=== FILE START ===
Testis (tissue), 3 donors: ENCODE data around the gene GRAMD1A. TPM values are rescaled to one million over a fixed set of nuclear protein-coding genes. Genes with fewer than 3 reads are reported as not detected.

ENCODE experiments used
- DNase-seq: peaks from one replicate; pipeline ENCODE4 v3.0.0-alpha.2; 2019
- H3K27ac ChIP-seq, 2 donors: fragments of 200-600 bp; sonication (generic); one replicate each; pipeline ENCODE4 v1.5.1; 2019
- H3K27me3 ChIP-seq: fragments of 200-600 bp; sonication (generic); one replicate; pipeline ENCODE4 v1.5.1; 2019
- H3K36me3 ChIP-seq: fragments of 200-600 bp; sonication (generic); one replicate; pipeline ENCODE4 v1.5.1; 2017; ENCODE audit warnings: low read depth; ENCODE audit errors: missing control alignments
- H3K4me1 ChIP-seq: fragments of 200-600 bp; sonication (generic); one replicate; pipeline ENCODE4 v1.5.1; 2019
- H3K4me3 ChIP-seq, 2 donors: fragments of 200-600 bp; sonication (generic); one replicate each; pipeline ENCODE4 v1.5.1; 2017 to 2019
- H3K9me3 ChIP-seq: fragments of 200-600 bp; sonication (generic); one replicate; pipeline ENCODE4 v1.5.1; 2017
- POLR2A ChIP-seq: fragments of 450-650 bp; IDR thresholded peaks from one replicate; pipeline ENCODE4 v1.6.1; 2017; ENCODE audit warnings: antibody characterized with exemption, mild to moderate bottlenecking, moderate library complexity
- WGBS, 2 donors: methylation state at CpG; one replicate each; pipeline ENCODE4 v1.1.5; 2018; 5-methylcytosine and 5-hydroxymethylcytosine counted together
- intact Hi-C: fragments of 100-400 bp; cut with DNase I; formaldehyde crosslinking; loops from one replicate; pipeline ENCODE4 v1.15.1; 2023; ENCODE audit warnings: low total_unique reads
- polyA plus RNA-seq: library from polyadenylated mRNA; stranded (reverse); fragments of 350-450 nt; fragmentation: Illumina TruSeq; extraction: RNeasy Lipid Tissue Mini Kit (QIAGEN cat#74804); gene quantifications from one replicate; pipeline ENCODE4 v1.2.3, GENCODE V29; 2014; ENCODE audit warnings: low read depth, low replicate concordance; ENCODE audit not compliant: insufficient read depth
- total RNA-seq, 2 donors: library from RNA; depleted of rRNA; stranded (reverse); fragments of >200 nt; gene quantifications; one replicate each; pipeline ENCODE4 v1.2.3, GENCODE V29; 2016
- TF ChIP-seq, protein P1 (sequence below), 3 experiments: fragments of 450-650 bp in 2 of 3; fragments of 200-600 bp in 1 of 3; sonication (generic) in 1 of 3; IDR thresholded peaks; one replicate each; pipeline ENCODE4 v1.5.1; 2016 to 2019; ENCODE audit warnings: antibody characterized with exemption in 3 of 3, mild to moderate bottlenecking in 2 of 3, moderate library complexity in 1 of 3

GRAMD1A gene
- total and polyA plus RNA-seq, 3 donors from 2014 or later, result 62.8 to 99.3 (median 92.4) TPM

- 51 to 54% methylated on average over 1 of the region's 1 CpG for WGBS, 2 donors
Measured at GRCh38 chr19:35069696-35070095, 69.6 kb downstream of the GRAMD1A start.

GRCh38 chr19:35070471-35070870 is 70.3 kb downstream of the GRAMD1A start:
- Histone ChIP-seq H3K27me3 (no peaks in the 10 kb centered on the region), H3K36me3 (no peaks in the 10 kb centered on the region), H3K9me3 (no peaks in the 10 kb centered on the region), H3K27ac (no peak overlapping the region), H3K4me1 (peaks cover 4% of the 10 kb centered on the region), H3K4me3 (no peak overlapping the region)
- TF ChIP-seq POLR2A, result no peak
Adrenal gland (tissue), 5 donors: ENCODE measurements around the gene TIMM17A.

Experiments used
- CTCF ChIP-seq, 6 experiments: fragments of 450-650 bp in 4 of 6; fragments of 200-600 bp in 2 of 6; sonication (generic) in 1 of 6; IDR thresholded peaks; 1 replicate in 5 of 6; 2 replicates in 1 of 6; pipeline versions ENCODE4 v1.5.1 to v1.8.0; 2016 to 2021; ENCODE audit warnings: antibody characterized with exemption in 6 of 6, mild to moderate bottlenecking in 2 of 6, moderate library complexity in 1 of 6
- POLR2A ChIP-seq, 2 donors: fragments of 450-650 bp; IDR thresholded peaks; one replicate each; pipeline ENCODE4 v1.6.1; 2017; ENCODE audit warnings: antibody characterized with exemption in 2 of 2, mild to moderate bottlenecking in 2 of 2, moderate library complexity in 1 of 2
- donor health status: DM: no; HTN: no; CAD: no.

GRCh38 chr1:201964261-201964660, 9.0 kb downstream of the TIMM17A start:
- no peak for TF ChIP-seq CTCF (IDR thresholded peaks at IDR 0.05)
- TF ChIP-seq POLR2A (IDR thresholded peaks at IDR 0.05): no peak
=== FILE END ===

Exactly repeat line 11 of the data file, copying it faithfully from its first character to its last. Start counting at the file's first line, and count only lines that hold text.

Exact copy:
- WGBS, 2 donors: methylation state at CpG; one replicate each; pipeline ENCODE4 v1.1.5; 2018; 5-methylcytosine and 5-hydroxymethylcytosine counted together